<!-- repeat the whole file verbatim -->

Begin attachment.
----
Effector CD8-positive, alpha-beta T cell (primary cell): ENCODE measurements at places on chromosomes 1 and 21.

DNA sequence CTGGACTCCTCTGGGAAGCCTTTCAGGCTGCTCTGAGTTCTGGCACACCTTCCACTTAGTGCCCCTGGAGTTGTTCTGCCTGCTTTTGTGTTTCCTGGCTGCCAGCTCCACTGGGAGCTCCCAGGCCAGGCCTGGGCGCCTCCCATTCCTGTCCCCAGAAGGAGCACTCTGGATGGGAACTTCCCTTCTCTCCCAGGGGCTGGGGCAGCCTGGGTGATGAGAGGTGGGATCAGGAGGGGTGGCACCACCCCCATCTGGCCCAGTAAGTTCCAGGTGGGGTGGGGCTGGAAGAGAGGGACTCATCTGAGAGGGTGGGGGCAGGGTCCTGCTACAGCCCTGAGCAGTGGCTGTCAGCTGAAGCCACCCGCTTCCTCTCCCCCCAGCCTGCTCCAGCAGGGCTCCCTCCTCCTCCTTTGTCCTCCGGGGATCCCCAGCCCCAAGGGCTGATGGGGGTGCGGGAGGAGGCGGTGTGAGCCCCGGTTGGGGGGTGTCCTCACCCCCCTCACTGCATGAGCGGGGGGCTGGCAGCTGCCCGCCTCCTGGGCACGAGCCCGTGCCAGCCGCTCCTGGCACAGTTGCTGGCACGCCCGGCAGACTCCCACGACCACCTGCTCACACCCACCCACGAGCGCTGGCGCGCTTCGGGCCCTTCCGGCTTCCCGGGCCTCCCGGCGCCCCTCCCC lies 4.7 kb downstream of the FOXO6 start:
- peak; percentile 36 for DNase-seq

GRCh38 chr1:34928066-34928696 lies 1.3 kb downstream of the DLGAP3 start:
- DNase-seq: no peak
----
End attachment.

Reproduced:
Effector CD8-positive, alpha-beta T cell (primary cell): ENCODE measurements at places on chromosomes 1 and 21.

DNA sequence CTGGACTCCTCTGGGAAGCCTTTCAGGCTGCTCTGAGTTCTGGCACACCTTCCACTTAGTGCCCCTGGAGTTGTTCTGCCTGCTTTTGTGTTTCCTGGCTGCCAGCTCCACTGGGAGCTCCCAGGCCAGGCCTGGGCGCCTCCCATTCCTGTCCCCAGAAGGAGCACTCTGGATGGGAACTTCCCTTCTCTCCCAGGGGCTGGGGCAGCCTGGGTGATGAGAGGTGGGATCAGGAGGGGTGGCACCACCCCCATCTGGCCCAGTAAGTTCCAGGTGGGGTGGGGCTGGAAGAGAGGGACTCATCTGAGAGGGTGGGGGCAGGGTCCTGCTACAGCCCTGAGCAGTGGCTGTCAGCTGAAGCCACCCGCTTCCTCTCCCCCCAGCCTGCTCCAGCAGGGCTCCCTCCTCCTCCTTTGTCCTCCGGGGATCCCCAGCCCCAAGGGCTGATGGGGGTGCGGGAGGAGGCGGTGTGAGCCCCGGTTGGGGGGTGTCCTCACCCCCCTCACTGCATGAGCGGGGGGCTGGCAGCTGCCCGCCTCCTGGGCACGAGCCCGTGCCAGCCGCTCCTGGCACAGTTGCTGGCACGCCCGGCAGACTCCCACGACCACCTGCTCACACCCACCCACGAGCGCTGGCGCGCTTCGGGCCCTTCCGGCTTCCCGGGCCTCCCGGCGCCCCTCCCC lies 4.7 kb downstream of the FOXO6 start:
- peak; percentile 36 for DNase-seq

GRCh38 chr1:34928066-34928696 lies 1.3 kb downstream of the DLGAP3 start:
- DNase-seq: no peak